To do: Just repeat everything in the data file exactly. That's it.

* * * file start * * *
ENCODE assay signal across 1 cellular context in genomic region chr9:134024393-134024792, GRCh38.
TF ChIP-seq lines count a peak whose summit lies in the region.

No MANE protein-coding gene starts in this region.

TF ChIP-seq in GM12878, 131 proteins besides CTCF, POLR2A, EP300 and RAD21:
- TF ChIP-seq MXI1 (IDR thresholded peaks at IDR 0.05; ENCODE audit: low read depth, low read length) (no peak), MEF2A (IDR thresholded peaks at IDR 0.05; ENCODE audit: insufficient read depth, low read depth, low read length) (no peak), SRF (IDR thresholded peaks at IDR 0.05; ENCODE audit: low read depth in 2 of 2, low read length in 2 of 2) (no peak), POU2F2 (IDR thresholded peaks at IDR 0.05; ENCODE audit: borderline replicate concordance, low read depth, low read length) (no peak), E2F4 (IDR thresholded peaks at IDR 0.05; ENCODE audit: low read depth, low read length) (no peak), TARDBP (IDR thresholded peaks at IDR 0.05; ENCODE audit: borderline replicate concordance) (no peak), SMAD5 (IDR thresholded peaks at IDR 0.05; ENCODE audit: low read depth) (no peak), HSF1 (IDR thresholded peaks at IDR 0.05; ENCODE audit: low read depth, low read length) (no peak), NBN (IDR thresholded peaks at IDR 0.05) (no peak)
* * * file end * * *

ENCODE assay signal across 1 cellular context in genomic region chr9:134024393-134024792, GRCh38.
TF ChIP-seq lines count a peak whose summit lies in the region.

No MANE protein-coding gene starts in this region.

TF ChIP-seq in GM12878, 131 proteins besides CTCF, POLR2A, EP300 and RAD21:
- TF ChIP-seq MXI1 (IDR thresholded peaks at IDR 0.05; ENCODE audit: low read depth, low read length) (no peak), MEF2A (IDR thresholded peaks at IDR 0.05; ENCODE audit: insufficient read depth, low read depth, low read length) (no peak), SRF (IDR thresholded peaks at IDR 0.05; ENCODE audit: low read depth in 2 of 2, low read length in 2 of 2) (no peak), POU2F2 (IDR thresholded peaks at IDR 0.05; ENCODE audit: borderline replicate concordance, low read depth, low read length) (no peak), E2F4 (IDR thresholded peaks at IDR 0.05; ENCODE audit: low read depth, low read length) (no peak), TARDBP (IDR thresholded peaks at IDR 0.05; ENCODE audit: borderline replicate concordance) (no peak), SMAD5 (IDR thresholded peaks at IDR 0.05; ENCODE audit: low read depth) (no peak), HSF1 (IDR thresholded peaks at IDR 0.05; ENCODE audit: low read depth, low read length) (no peak), NBN (IDR thresholded peaks at IDR 0.05) (no peak)